• Being a politically shrewd and clever autodidact with the ability to absorb information and shape narratives to suit himself. “Compared to Modi, Bolsonaro and Trump and just ordinary, street-level demagogues.”

Guha highlighted the enduring consequences of the personality cult by arguing it has been helped by and furthered the collapse of five Indian institutions: the party, the parliament, the press, the civil service, and the judiciary. Highlighting the BJP’s ideological circulation around Modi, the speed with which Modi’s legislation gets passed, the subservience of popular media, the use of tax investigations to prosecute political opponents, and the judiciary’s cooptation, he said “capture is much more thoroughgoing in India than it has been in other places.” He also stressed two common dangers of personality cults in partially democratic regimes. The first, punctuated by a cricket reference, used the naming of the two ends of Narendra Modi Stadium after Indian billionaires Gautam Adani and Mukesh Ambani’s conglomerates to make the point that “elected autocrats tend to promote a form of crony capitalism.” The second, Guha said, is that personality cults in partially democratic regimes tend to promote religious and ethnic majoritarianism, as they have in India. While Modi’s cult is one of many political personality cults in India, Guha stressed that it is the only truly national-level one: “Indira Gandhi on steroids.”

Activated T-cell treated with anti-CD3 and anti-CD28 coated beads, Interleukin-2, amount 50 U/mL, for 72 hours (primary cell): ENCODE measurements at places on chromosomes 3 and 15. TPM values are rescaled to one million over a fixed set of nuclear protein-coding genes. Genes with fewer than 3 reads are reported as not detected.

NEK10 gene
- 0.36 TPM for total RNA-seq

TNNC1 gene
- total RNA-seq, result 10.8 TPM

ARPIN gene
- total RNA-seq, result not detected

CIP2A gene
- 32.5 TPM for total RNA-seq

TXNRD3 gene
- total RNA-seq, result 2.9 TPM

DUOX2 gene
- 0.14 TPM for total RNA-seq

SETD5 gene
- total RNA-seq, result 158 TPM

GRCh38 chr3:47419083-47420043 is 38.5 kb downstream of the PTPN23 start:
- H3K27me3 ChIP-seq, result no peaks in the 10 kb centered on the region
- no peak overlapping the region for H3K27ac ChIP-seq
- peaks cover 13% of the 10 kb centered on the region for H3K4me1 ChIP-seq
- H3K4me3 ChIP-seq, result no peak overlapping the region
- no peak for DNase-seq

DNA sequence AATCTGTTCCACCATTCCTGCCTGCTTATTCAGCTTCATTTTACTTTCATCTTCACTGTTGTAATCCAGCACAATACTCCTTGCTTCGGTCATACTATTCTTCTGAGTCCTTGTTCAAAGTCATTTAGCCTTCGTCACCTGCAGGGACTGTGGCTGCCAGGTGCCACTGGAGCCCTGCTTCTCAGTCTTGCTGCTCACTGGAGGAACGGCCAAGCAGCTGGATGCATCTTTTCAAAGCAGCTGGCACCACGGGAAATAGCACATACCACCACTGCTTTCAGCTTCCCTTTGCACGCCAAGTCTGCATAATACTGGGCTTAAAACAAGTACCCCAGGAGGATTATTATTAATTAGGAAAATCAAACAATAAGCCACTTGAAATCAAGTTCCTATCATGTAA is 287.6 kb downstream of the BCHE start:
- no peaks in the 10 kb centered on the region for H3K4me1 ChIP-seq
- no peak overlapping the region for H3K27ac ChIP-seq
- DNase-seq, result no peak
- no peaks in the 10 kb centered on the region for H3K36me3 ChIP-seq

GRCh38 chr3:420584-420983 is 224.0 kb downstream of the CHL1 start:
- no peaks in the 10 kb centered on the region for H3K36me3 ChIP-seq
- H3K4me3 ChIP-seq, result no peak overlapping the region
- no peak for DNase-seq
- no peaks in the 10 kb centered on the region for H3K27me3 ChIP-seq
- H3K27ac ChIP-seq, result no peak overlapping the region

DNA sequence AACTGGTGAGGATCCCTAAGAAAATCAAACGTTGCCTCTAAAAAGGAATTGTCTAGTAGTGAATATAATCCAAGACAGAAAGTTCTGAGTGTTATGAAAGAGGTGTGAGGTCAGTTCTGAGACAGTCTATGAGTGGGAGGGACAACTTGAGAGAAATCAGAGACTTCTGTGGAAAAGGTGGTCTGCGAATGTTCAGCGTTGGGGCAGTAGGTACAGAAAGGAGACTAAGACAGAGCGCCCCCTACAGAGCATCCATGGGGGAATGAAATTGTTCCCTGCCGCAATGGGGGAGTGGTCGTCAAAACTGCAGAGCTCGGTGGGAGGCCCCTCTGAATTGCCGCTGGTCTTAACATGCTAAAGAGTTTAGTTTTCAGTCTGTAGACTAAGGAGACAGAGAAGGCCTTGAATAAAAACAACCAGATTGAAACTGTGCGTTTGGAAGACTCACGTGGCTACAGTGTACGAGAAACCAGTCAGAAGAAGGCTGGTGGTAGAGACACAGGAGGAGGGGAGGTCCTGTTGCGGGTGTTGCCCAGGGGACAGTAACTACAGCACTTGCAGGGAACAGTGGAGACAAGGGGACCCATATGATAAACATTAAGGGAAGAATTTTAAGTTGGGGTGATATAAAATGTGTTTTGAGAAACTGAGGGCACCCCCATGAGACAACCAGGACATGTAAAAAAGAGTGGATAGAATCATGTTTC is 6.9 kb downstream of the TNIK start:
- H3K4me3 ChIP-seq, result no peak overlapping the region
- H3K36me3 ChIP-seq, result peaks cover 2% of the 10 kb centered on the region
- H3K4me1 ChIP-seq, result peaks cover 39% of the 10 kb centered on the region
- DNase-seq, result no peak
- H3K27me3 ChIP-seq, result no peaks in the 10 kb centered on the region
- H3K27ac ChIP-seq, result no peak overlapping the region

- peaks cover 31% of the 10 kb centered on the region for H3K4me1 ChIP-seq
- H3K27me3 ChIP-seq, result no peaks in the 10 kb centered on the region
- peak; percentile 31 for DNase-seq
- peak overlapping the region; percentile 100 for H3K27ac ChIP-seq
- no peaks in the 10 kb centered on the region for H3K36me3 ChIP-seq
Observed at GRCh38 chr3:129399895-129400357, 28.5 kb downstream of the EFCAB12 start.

Guha neared the close of his lecture by searching for answers to how personality cults can be resisted, offering two possibilities: the lessons of history (with reference to Germany), and “stoutly and stubbornly maintaining the independence of democratic institutions.” He also offered warnings from prominent Indians of the 20th century. Reading from a speech given by B.R. Ambedkar, framer of India’s Constitution, in 1949, he said “in India bhakti or what might be called the part of devotion or hero worship lays a part in its politics unequaled by the part it plays in the politics of any other country in the world.” Guha then read out a letter to Indira Gandhi written by Indian activist and politician S. Nijalingappa in 1969 that said “the history of the 20th century is replete with instances of the tragedy that overtakes democracy when a leader who has risen to power on the trust of a popular wave, or with the support of a democratic organization… becomes a victim of political narcissism and is egged on by a coterie of unscrupulous citizens who use corruption and terror to silence opposition and attempt to make public opinion an echo of authority.”

“History has very few lessons,” Guha concluded. One of them is that “there are no permanent winners and losers.” Another is that “personality cults are always bad for the country that fosters and encourages them.” With that, he took questions.

Daevan Mangalmurti, SASC Student Fellow